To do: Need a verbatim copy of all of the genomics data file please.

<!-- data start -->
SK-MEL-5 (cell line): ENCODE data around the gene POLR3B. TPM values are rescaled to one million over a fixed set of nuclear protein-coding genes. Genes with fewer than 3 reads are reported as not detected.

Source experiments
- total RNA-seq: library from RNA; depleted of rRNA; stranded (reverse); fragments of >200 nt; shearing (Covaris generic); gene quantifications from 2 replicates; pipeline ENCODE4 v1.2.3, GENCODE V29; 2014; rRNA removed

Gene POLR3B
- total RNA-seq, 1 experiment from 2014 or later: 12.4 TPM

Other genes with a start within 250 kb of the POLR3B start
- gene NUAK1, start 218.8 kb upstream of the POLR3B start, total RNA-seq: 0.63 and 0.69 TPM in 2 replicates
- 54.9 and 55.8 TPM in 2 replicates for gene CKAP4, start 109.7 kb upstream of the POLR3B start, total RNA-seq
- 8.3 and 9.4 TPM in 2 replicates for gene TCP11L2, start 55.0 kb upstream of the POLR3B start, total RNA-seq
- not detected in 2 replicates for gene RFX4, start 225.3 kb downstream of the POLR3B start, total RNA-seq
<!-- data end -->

SK-MEL-5 (cell line): ENCODE data around the gene POLR3B. TPM values are rescaled to one million over a fixed set of nuclear protein-coding genes. Genes with fewer than 3 reads are reported as not detected.

Source experiments
- total RNA-seq: library from RNA; depleted of rRNA; stranded (reverse); fragments of >200 nt; shearing (Covaris generic); gene quantifications from 2 replicates; pipeline ENCODE4 v1.2.3, GENCODE V29; 2014; rRNA removed

Gene POLR3B
- total RNA-seq, 1 experiment from 2014 or later: 12.4 TPM

Other genes with a start within 250 kb of the POLR3B start
- gene NUAK1, start 218.8 kb upstream of the POLR3B start, total RNA-seq: 0.63 and 0.69 TPM in 2 replicates
- 54.9 and 55.8 TPM in 2 replicates for gene CKAP4, start 109.7 kb upstream of the POLR3B start, total RNA-seq
- 8.3 and 9.4 TPM in 2 replicates for gene TCP11L2, start 55.0 kb upstream of the POLR3B start, total RNA-seq
- not detected in 2 replicates for gene RFX4, start 225.3 kb downstream of the POLR3B start, total RNA-seq